What do you think this whole issue is about right now anyway? They have been selling oil, but obviously not for the benefit of the citizenry. Surely those sales have bought more than just 50 or so palaces for their exalted leader. So gee, where do you think the rest has gone? That's the billion-dollar question at the moment.

The speculation rests in the theory that it has gone to support terrorist actions and weaponry. I personally don't think that's farfetched, especially since the money is in the power of Iraq's most noted domestic terrorist: Saddam Hussein is Iraq's worst enemy.

I'd suggest that anyone who believes that the United States isn't a great nation, anyone who isn't a patriot, anyone who thinks we should be flawless in all we do, should find a better nation to call their own.

In fact I dearly wish that all the people who consistently stand against our nation and continue to hold the United States to standards beyond perfect should move on. Surely there is some other citizenry that would appreciate your anti-American sentiments.

I don't want war anymore than anyone else, but I am a patriot, proud of my national heritage, and proud to support my government as they struggle with all the other leaders of the world to find some resolution and keep us from having to suffer another terrorist attack.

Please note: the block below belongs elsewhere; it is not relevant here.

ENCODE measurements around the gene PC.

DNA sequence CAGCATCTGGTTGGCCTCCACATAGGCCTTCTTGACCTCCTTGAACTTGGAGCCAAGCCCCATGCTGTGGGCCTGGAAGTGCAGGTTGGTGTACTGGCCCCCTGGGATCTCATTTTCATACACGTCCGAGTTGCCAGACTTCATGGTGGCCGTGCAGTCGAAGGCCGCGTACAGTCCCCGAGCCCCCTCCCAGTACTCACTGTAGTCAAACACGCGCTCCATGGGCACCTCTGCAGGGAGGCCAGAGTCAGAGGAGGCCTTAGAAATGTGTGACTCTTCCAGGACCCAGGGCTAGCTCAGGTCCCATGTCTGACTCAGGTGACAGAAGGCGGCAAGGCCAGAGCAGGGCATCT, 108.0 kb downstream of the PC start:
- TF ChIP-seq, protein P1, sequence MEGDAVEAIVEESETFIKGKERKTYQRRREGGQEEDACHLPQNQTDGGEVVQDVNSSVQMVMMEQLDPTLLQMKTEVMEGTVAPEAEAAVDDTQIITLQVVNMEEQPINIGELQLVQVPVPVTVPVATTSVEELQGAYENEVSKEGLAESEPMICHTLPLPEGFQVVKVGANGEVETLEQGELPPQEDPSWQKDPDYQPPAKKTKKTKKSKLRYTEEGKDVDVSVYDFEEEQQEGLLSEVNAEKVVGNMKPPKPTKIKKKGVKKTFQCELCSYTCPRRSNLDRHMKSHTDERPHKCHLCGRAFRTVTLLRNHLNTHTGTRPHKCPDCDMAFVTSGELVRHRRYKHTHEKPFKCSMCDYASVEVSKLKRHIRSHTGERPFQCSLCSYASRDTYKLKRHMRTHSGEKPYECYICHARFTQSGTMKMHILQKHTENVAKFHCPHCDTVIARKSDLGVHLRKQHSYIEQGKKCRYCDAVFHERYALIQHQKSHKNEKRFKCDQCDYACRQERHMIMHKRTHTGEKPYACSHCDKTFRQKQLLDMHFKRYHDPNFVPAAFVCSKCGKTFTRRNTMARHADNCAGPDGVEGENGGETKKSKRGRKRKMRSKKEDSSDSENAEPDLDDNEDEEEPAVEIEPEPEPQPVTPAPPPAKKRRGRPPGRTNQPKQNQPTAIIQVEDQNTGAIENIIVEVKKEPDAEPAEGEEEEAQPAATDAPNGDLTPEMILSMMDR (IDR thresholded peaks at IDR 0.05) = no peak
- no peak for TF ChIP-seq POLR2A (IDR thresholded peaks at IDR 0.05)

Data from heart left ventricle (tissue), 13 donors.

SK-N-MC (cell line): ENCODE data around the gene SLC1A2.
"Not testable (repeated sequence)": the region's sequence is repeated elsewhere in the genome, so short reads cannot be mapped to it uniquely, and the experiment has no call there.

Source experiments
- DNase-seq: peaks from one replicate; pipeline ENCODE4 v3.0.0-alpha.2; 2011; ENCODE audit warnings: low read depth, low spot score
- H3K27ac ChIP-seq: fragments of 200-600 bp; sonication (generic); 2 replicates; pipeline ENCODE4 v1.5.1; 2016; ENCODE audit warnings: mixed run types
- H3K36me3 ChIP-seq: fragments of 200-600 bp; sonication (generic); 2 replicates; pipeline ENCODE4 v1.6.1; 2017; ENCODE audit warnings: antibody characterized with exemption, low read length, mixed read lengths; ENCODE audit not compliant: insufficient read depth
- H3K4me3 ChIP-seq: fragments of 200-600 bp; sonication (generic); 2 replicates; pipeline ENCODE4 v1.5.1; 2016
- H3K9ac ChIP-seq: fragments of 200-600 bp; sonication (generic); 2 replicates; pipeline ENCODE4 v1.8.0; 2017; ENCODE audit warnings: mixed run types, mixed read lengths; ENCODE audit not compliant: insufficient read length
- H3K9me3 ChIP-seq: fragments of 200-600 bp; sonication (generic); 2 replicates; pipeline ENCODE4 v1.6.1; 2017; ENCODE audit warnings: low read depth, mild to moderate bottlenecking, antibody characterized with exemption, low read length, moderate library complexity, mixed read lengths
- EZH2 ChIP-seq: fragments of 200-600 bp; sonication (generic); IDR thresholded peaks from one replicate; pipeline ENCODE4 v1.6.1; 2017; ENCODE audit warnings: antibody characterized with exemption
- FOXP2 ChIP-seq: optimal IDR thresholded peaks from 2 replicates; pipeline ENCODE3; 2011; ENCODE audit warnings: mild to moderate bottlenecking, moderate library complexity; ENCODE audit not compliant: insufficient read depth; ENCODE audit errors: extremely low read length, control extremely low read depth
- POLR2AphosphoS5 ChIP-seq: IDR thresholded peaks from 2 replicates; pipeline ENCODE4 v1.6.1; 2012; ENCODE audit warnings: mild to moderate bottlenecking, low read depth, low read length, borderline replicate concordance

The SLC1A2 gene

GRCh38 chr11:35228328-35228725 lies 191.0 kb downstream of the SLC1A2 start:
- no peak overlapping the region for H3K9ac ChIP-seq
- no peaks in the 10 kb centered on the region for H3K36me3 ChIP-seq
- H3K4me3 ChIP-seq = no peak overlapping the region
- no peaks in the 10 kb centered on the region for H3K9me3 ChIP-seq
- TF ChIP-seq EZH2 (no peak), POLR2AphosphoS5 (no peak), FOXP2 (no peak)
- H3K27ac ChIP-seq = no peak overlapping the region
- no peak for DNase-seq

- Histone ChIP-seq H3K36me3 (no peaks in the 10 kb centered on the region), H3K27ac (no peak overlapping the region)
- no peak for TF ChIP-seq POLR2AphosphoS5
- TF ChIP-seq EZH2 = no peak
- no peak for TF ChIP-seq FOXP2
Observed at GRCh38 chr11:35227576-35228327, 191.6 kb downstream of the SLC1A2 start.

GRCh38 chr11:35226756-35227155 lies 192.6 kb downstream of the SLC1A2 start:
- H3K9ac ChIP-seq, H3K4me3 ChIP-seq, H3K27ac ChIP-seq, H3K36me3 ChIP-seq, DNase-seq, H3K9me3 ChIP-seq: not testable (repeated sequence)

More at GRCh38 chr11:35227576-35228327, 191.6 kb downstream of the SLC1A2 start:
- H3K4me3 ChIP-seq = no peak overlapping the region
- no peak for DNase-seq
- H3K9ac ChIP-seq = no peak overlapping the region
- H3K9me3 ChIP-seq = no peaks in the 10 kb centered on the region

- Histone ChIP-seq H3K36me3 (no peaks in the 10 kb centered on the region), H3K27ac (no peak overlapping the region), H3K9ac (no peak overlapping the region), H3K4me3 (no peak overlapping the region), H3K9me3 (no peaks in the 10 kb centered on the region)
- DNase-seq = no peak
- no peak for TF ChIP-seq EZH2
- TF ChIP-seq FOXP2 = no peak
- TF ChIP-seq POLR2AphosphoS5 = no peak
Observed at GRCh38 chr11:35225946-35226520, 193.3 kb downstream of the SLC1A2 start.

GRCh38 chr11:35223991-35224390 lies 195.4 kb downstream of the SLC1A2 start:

Catherine Hefferan-Hays

La Grande

Teach all sides of issues

To the Editor:

As a citizen of La Grande I am offended that our teachers, who incidentally are paid by people such as myself, are wearing politically oriented buttons to their work in teaching our children.

As a veteran, son of a veteran, grandson of a veteran, brother of a veteran, and a person who lost family in war, I am doubly offended.

Our teachers are supposed to teach on an unbiased basis. They are to teach in a way to cultivate wisdom by teaching all sides of issues. It makes me question what is being presented to our children in their classrooms.

Maybe as taxpayers we should have monitors to make sure a proper unbiased education is given to our children. I am non-partisan in my views and was raised to logically weigh all sides of issues.

If teachers want to have their views expressed, they have the full right under the First Amendment — but in public, not in their classrooms. They could better use their time raising standards, not promoting agendas.

Ron Madsen

La Grande

La Grande's gas prices higher

To the Editor:

In mid-January La Grande's service stations on average sold gas at a nickel less a gallon than their counterparts in Baker City.